Dr. Pajcini studied Molecular and Cell Biology as an undergraduate at U.C. Berkeley. He received his medical degree from Loma Linda University School of Medicine. He completed Diagnostic Radiology residency at Santa Clara Valley Medical Center and a Breast Imaging fellowship at Stanford University School of Medicine. His clinical focus is on breast cancer screening, diagnosis, and treatment.

Academic Appointments

  • Clinical Assistant Professor, Radiology

Professional Education

  • Fellowship, Stanford University School of Medicine, Breast Imaging (2020)
  • Residency, Santa Clara Valley Medical Center, Diagnostic Radiology (2019)
  • Internship, Kaiser Santa Clara Medical Center, Internal Medicine (2015)
  • Medical Education, Loma Linda University School of Medicine, MD (2014)
  • Undergraduate Degree, University of California, Berkeley, Molecular and Cell Biology (2009)

All Publications

  • Influence of Imaging Features and Technique on US-guided Tattoo Ink Marking of Axillary Lymph Nodes Removed at Sentinel Lymph Node Biopsy in Women With Breast Cancer. Journal of breast imaging Pajcini, M., Wapnir, I., Tsai, J., Edquilang, J., DeMartini, W., Ikeda, D. 2021; 3 (5): 583-590


    To describe tattoo ink marking of axillary lymph nodes (TIMAN) and the elements leading to successful removal at sentinel lymph node biopsy (SLNB).An IRB-approved retrospective image review was conducted of breast cancer patients who underwent SLNB after TIMAN from February 2013 to August 2017, noting patient and tattooed lymph node (TLN) features, initial biopsy type, time to surgery, if the TLN was identified at surgery, and correlation with the SLN. Cases were divided into two groups: the presurgical group, which had primary surgery, and the pre-neoadjuvant chemotherapy (NACT) group, which underwent surgery after completing NACT.Of 30 patients who underwent 32 TIMAN procedures, 10 (33.3%) were presurgical and 20 (66.7%) were pre-NACT. The average lymph node (LN) depth from the skin was 1.6 cm, with an average of 0.3 mL of tattoo ink injected. Of 32 procedures, 29 (90.6%) had US images demonstrating the injection. Of these, 10 (34.5%) were injected in the LN cortex surface and 19 (65.5%) in the middle cortex. Seven (24.1%) were injected in the LN lateral aspect, 12 (41.4%) in the mid aspect, and 10 (34.5%) in the medial aspect. Of 32 LNs, 28 (87.5%) were tattooed immediately after initial biopsy and 4 (12.5%) at a later date. At SLNB, all 32 (100%) TLNs were identified, all correlated with the SLN, and 10 (31.3%) were positive for cancer.Using an average of 0.3 mL of tattoo ink, all TLNs were successfully identified for removal at surgery, despite variability in LN and injection factors.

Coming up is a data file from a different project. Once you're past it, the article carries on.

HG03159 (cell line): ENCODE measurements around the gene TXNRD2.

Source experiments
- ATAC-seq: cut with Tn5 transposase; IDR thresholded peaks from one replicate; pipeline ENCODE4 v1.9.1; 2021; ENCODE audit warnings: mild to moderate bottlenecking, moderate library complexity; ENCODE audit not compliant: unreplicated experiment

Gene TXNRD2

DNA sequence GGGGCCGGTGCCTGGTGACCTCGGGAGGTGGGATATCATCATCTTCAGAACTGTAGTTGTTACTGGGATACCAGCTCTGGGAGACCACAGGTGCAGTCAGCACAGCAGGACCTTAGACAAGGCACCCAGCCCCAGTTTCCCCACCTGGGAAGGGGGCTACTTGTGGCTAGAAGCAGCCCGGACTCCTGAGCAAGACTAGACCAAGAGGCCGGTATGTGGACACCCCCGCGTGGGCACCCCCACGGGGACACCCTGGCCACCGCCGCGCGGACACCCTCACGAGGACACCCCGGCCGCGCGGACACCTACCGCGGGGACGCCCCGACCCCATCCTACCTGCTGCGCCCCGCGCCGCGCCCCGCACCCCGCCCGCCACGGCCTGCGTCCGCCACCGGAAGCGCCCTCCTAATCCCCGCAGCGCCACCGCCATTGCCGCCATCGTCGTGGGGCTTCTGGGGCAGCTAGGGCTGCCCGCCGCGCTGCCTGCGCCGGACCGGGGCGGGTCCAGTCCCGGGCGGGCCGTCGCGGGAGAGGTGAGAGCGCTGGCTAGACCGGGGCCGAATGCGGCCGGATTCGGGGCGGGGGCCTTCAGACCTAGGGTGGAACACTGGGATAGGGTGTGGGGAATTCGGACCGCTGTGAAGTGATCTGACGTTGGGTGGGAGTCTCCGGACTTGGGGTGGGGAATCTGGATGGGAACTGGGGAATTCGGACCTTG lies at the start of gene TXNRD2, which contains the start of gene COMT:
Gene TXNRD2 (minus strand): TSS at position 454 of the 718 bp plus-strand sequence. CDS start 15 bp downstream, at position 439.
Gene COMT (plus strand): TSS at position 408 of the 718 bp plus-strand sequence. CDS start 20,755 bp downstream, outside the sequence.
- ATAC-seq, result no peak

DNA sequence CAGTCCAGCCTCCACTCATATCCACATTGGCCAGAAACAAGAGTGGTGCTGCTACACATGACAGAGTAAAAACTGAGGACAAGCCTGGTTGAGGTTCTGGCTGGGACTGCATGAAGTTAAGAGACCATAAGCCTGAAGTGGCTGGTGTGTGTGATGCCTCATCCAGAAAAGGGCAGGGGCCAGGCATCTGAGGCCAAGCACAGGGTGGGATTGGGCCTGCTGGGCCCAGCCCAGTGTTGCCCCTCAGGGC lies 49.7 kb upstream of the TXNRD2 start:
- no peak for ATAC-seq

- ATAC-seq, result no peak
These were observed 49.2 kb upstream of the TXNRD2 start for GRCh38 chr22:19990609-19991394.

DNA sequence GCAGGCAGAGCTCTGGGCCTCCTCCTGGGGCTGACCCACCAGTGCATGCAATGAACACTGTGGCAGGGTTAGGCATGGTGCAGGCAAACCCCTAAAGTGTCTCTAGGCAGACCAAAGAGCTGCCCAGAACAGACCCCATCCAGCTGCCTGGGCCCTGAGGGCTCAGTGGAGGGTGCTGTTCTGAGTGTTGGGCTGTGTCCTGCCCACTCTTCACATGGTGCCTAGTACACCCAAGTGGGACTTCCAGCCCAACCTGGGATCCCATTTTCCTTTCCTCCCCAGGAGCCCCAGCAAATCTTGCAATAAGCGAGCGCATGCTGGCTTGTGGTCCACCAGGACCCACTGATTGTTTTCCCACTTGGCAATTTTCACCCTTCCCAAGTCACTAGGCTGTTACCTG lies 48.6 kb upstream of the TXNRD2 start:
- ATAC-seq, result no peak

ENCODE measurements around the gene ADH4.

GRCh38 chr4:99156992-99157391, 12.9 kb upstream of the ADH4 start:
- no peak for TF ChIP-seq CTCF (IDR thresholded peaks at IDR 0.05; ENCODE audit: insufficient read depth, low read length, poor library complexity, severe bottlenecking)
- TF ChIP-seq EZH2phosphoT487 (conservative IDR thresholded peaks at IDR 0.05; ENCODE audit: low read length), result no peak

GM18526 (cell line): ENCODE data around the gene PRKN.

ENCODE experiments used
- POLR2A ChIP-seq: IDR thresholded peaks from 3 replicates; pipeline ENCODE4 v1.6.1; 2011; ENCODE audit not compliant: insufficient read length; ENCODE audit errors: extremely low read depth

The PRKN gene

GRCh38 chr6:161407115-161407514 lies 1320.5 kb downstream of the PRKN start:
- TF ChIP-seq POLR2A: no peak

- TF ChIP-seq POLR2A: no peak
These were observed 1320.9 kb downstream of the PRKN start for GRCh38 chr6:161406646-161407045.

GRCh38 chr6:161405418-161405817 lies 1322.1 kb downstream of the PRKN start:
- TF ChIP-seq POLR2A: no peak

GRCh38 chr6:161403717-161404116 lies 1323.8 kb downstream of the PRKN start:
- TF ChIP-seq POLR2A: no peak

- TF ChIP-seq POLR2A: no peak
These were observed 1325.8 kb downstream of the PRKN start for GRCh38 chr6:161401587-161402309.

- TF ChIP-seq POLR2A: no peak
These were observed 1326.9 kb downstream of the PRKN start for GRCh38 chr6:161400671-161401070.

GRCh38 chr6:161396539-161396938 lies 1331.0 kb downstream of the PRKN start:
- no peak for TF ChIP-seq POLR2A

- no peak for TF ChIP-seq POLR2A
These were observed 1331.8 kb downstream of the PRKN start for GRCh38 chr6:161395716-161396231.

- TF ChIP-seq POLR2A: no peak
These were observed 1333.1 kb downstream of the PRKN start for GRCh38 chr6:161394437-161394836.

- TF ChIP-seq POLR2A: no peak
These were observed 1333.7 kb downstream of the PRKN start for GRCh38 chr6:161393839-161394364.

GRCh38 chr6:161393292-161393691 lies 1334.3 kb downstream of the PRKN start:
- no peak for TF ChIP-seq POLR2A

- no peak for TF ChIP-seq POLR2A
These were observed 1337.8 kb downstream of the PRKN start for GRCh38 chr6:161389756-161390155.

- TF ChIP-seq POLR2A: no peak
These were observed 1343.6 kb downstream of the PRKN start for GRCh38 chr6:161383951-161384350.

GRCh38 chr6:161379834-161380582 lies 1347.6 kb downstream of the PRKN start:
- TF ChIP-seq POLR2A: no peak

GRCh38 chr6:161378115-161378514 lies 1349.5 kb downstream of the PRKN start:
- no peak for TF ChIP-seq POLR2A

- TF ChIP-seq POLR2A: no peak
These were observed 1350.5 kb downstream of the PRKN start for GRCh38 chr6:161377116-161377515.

View details for DOI 10.1093/jbi/wbab049

    View details for PubMedID 38424950